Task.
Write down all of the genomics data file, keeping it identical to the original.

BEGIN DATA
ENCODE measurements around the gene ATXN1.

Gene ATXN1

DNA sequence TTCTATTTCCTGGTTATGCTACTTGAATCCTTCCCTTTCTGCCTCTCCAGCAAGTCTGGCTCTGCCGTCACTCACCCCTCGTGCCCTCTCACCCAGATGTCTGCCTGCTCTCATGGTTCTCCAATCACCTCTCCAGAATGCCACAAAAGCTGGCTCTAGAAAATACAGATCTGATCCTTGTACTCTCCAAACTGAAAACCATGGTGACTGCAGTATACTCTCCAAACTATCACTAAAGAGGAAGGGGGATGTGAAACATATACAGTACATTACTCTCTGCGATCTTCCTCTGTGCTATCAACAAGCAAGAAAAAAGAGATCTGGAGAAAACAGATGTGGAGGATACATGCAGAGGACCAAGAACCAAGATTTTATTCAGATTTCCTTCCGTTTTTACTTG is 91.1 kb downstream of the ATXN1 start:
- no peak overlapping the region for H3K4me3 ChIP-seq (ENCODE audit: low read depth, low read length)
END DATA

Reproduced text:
ENCODE measurements around the gene ATXN1.

Gene ATXN1

DNA sequence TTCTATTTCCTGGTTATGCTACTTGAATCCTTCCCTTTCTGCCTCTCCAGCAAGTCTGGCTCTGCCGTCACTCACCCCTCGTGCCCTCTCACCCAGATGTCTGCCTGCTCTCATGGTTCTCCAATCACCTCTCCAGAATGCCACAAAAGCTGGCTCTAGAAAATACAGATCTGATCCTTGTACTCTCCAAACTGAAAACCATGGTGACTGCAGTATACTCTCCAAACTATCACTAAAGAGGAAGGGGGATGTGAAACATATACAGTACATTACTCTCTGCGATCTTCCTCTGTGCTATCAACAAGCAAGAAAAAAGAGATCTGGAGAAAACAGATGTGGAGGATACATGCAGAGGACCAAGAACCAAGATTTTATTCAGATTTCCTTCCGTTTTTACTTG is 91.1 kb downstream of the ATXN1 start:
- no peak overlapping the region for H3K4me3 ChIP-seq (ENCODE audit: low read depth, low read length)